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FIRST-PERSON: Positive ministry implications of the SBC resolution on IVF

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The messengers at the SBC Annual Meeting in Indianapolis have affirmed a resolution titled “On the Ethical Realities of Reproductive Technologies and the Dignity of the Human Embryo.” In doing so, Southern Baptists have given local churches a helpful tool for thinking biblically about the practical implications of in vitro fertilization (IVF).

The text of the resolution thoughtfully lays out the biblical foundation of the pro-life position: Every human being is made in the image of God from the moment of fertilization and possesses an inherent right to life. The resolution also recognizes the holy desire for procreation in the context of marriage between a man and a woman. It also laments with great empathy “the searing pain of infertility.”

Applying these biblical truths, the resolution observes the empirical fact that IVF treatment routinely generates more embryos than can be safely implanted, resulting in the destruction of human life. The IVF process, no matter how well intentioned, often results in death and dehumanization.

The resolution does not call for an end to IVF treatment, as some have wrongly concluded. Rather, it calls upon Southern Baptists “to only utilize reproductive technologies consistent with that affirmation especially in the number of embryos generated in the IVF process.” Furthermore, it commends “couples who at great cost have earnestly sought to only utilize infertility treatments and reproductive technologies in ways consistent with the dignity of the human embryo.”  

In passing the resolution, Southern Baptists have taken a biblical, measured, and charitable stand for human life. Southern Baptist have done so in a way that reflects doctrinal commitment to the separation of church and state as clearly articulated in Article XVII of the Baptist Faith and Message 2000. The resolution calls for Southern Baptists to “advocate for the government to restrain actions inconsistent with the dignity and value of every human being, which necessarily includes frozen embryonic human beings.” In doing so, it affirms the separate spheres of church and state, proactively engaging the public sphere with the truths of Scripture.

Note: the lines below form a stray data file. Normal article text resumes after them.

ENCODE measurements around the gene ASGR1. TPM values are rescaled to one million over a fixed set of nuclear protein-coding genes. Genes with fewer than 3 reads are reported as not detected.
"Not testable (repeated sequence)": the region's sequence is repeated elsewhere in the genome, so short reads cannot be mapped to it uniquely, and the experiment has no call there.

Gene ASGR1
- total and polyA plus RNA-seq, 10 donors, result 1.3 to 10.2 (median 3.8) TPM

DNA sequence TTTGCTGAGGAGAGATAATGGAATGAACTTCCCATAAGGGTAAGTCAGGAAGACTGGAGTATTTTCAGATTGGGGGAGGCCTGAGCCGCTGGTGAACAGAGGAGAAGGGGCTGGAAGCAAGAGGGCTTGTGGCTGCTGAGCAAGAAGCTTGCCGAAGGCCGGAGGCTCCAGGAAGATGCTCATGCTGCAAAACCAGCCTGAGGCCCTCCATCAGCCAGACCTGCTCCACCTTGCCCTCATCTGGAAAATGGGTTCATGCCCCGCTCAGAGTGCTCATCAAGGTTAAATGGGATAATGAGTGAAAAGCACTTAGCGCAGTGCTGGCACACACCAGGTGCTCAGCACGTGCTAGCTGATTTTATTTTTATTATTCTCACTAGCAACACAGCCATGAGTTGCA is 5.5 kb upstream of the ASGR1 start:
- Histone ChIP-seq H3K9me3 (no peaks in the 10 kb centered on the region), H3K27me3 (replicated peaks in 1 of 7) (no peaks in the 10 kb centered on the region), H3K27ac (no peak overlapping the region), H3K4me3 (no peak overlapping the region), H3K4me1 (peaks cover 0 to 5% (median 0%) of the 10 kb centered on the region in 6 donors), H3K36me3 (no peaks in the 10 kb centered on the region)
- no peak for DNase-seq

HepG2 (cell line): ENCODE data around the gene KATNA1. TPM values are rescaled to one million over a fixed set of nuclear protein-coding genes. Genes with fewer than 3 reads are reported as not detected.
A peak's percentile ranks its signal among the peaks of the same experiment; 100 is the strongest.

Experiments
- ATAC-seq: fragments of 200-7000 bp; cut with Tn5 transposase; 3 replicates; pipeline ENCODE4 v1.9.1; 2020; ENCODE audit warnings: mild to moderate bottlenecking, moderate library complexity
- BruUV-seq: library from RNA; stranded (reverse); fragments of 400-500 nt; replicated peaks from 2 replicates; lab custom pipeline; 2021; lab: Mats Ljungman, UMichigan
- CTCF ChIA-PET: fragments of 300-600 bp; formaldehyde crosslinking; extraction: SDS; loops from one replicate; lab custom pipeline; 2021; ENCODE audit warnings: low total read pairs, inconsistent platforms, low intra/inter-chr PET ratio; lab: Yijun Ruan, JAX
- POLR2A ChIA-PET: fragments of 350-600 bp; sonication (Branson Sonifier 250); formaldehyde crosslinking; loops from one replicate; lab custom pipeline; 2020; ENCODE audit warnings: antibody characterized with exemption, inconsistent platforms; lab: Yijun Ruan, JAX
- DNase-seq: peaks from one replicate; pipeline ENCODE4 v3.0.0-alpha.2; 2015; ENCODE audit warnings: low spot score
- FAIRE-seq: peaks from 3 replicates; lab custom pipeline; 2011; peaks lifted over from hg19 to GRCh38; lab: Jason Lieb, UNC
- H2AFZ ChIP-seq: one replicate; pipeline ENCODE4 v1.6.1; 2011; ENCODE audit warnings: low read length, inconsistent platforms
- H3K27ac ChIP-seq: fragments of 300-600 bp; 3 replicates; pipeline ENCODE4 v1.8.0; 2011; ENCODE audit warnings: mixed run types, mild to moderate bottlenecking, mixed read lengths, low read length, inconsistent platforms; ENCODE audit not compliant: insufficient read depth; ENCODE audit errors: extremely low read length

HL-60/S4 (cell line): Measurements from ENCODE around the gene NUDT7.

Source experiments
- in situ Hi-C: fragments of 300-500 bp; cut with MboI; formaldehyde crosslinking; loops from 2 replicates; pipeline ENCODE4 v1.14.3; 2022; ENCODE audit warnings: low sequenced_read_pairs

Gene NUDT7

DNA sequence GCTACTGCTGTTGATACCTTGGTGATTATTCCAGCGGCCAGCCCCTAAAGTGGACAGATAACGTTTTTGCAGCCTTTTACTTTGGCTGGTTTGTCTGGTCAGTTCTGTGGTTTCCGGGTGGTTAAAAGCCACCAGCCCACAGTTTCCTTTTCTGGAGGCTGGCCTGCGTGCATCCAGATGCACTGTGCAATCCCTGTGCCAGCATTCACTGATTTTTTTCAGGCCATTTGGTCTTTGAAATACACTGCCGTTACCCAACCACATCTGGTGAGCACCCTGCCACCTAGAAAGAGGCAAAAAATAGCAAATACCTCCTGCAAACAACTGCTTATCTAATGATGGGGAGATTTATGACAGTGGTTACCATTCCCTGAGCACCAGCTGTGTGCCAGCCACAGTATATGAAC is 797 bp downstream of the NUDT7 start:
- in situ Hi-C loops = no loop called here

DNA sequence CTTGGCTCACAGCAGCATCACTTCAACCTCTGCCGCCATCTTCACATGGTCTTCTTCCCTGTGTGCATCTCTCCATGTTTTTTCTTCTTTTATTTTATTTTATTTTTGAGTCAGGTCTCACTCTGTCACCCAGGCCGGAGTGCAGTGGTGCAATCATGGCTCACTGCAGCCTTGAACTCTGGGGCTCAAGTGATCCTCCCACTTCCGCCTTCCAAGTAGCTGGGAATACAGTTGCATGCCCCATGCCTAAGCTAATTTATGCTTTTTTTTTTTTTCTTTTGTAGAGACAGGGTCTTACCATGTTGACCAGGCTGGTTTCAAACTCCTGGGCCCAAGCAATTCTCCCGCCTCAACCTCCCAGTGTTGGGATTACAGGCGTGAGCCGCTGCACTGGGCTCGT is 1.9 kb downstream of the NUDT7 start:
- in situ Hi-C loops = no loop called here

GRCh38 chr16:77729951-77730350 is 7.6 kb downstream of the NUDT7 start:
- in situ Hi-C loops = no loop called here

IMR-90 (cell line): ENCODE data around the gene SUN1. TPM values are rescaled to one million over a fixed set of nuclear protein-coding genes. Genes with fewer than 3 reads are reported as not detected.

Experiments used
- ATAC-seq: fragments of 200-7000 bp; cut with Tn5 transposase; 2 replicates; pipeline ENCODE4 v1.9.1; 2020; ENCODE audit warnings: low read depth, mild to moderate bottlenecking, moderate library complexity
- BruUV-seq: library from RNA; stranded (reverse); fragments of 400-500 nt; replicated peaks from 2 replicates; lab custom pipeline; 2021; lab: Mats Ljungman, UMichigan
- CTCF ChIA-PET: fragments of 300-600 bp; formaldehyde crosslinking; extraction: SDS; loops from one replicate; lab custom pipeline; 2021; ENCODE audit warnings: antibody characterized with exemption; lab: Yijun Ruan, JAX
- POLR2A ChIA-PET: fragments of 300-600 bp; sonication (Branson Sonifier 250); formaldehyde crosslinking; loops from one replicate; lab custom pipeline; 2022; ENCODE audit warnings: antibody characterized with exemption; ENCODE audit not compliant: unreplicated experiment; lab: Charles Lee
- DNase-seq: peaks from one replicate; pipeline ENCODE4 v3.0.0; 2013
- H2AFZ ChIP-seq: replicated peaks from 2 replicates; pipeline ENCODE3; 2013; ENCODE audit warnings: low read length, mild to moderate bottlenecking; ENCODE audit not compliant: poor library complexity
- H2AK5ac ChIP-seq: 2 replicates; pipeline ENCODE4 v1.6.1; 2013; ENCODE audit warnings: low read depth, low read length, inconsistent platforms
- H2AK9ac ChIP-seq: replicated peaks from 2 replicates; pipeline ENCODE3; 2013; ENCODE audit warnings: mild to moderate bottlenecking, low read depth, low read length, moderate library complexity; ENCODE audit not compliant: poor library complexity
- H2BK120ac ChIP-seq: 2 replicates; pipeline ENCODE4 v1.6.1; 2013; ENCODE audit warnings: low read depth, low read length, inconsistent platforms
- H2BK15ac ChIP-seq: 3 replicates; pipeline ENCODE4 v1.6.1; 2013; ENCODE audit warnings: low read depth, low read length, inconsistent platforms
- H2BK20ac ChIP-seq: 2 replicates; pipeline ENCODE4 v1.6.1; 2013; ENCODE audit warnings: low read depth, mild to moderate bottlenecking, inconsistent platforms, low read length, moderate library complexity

Consistent with Southern Baptist doctrinal views of individual conscience, the resolution does not prescribe advocacy or kinds of restraint. These matters of individual conscious will be worked out at local, state, and national levels.

As Southern Baptists return home to their local churches, the resolution helps local ministry leaders to provide pastoral care to church members struggling with infertility. It also benefits those desiring to faithfully execute their role as dual citizens and hopeful to apply biblical truth in the public square in three specific ways.

First, the resolution commends reasoning from Scripture. Southern Baptists are guided by biblical principles, not pragmatism. The resolution compiles relevant biblical passages in a way that is helpful for ministry leaders by highlighting both the image bearer as deserving of dignity and providing numerous examples of those who suffer with infertility. The resolution is a reminder that here is hope and reason in God both to both protect life and comfort those who suffer.

Second, the resolution applies a consistent pro-life ethic. The same ethic of imago Dei that led Southern Baptists to pass resolutions against slavery, segregation, racism and abuse has been consistently applied to IVF. This ethic is not new, but it needs to be applied consistently, even in delicate matters such as IVF. The resolution is helpful to ministry leaders seeking to give consistent biblical counsel. 

Third, the resolution leaves ample room for medical professionals and legislators in their respective spheres. Southern Baptists have once again shown their respect for common grace and civil power. Ministry leaders benefit from the humility and restraint reflected in the resolution.

While many other denominations have long since abandoned the authority, inerrancy, and sufficiency of Scripture, Southern Baptists have taken a principled stand that has helpful ministry implications for local churches.

    About the Author

  • Adam Groza

    Adam Groza is the president of Gateway Seminary of the Southern Baptist Convention.

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